Autonomous Robotic Lawnmowers: Getting to Market Quickly
Legacy manufacturers and emerging startups in a race to capture the opportunity.
Tom Bennett, CEO Inertial Sense
When most people hear about autonomous navigation, they think cars, trucks, and airplanes. And there’s no question that those markets are ubiquitous, generate the majority of headlines, and have an undeniable cool factor. You couldn’t take two steps at the 2020 CES Show without bumping into yet another autonomous car or truck (even motorcycles and Formula 1…but don’t get me started talking about cars).
There’s also no question that the automotive and aviation markets are highly regulated, have enormous risk and safety issues, and are subject to many forces outside of the control of the manufacturers trying to bring their products to market. But, before we see self-driving cars replace our daily commutes, we will see real autonomy take off in smaller, less risky, and less regulated areas—-as Gartner calls them, “Autonomous Things.”
“Autonomous things are physical devices operating in the real world that can operate without human direction. Drones, robots, vehicles, appliances and agents are becoming increasingly autonomous…. are viable in certain controlled environments today, and in many cases will be operating in uncontrolled environments with full autonomy in the next few years.” (Gartner, “Top 10 Strategic Trends for 2019: Autonomous Things”)
Broadly defined, “autonomous things” are workhorse devices that can operate without human direction (in controlled environments today, and in uncontrolled environments soon). Autonomous things use artificial intelligence (AI) to automate tasks or processes and exploit AI to deliver advanced behaviors that allow them to interact more intelligently and proactively with their surroundings and with people. Many types of autonomous things already exist and operate across many environments, with varying levels of capability, coordination, and intelligence.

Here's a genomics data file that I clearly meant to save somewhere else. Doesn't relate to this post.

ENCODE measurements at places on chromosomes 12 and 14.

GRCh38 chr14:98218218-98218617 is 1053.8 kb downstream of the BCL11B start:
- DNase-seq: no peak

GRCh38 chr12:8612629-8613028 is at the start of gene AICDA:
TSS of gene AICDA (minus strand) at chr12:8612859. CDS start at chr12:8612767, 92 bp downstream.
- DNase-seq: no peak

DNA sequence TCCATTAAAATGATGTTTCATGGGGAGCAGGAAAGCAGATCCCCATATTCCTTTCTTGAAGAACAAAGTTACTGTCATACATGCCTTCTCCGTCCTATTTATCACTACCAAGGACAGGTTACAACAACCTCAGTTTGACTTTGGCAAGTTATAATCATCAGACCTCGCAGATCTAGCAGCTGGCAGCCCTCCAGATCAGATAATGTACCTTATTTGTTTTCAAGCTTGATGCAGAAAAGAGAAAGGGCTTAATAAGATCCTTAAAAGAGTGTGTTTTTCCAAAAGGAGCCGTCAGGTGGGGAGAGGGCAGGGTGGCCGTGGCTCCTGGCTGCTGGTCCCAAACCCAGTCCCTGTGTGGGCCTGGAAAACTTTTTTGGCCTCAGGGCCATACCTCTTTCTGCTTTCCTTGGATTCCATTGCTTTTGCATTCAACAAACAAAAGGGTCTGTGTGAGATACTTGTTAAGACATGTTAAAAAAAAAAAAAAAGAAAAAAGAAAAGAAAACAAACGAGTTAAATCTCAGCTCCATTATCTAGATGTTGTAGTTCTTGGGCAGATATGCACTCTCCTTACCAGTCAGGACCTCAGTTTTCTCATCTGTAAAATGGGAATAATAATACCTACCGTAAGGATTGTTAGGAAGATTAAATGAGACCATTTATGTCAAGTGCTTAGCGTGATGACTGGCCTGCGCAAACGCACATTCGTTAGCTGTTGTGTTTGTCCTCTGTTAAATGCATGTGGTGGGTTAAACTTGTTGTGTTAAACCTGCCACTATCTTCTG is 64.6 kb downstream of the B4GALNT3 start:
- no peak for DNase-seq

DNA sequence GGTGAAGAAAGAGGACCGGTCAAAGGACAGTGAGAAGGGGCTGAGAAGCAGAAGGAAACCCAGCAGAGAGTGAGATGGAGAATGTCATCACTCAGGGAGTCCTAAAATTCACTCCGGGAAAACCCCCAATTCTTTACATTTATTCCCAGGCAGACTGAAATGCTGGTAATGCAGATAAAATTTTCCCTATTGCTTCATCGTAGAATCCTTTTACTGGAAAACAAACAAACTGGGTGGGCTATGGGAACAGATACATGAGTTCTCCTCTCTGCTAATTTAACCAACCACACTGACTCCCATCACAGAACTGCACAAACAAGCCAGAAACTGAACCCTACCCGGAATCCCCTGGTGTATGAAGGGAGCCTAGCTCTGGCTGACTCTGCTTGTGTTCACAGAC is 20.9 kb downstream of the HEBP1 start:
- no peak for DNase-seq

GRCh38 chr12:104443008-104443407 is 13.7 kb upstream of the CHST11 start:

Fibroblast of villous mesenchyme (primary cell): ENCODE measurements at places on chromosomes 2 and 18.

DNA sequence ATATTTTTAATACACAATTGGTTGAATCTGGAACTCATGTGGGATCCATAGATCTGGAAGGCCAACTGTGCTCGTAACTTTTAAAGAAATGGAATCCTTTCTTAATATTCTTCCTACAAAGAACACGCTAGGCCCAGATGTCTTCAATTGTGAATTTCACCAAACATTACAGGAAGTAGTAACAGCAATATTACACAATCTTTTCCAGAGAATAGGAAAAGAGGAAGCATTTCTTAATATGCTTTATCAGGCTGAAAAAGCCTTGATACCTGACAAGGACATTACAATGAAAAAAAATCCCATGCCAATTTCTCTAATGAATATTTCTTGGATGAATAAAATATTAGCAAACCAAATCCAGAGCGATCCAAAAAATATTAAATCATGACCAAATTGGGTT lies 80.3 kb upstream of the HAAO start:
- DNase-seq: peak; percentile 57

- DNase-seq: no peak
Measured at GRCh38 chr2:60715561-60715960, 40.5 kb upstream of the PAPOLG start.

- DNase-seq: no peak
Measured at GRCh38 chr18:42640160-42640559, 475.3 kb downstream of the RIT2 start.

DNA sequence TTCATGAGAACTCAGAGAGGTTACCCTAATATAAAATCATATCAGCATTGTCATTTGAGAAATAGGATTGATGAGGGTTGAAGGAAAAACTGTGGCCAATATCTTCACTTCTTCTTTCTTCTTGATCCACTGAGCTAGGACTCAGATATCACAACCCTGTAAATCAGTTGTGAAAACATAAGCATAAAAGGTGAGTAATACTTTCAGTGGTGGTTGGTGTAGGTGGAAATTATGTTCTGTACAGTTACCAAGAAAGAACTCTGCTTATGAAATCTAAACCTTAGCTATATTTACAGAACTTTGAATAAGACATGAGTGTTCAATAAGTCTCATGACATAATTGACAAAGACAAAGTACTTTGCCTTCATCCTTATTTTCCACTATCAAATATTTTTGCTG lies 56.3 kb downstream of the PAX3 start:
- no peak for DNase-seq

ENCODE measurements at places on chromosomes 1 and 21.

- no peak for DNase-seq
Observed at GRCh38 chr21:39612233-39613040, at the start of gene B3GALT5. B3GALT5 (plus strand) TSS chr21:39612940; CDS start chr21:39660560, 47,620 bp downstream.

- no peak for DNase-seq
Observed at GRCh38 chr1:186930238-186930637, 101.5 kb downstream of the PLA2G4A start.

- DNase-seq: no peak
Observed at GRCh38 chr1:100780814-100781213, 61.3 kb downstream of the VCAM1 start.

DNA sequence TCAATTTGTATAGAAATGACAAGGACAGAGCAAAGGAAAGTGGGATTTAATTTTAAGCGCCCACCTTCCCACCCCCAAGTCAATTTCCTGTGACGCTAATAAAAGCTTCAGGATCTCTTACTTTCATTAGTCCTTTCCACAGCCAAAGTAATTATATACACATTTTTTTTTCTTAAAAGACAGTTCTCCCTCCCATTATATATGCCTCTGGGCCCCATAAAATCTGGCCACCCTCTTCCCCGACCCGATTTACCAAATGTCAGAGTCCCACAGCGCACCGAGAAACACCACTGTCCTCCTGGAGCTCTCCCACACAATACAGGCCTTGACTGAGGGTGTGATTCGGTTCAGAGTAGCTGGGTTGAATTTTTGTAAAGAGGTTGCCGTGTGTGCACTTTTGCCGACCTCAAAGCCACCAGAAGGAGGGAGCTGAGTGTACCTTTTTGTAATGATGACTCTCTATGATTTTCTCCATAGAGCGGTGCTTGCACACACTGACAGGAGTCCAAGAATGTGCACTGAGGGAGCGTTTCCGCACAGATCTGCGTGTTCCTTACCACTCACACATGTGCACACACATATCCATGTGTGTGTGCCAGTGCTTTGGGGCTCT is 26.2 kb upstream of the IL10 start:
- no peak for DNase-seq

Autonomous Mowers, already a multi-billion-dollar market
Over the last few years, a handful of companies have launched self-driving lawnmowers but using guide-wires to map the area to mow. Truly autonomous mowers will use sensor fusion, visual and audio inputs, and AI to operate with no wires and minimal human intervention other than setup and initiation. Both large, established mower companies, as well as nimble startups, are chasing the opportunity to capture early leadership and market share.
Within my own direct experience advising late-stage private and public companies on corporate venture innovation and future-proofing, I’m intimately familiar with the hard choices larger companies face. They can develop their own autonomous solutions in-house through extensive R&D, or they can partner with companies who provide the components and systems to build new or retrofit existing machines for autonomy. In-house solutions appeal to many companies, with the ability to customize solutions to fit the unique needs of their specific machines and applications, and the research done for one area of a business can often benefit other parts as well. But it’s generally very expensive, often requires building out a new team, and requires navigating internal politics, turf wars (pun intended), and budget battles found in large organizations.
The other is to partner with someone to integrate autonomy into their product and technology stack. Done right, this type of “design partnership” can result in lower costs, products delivered faster to market, is less distraction for the core business, and provides a free platform for innovation. For example, Brain Corp, a company that develops autonomous floor care solutions, has said that they save their customers approximately 300,000 R&D hours and $30 million in development costs, which is equivalent to a 75-person R&D team working for two years.
This is not to say that startups coming to market with a complete robotic mower solution don’t face the same decision – with the exception of internal politics and turf wars, it’s still worth looking at key partnerships who can help get to market faster and cheaper.
Tom Bennett, CEO, Inertial Sense
Tom Bennett has been in technology for 30 years, is a previous two-time CEO, and has served as a board director for multiple technology companies (including Cylance, recently sold to Blackberry for $1.5B). He has also been a venture capital partner, focusing on incubating startups in the “Industrial Internet of Things” space, in addition to advising late-stage private and public companies on corporate venture innovation and future-proofing strategies.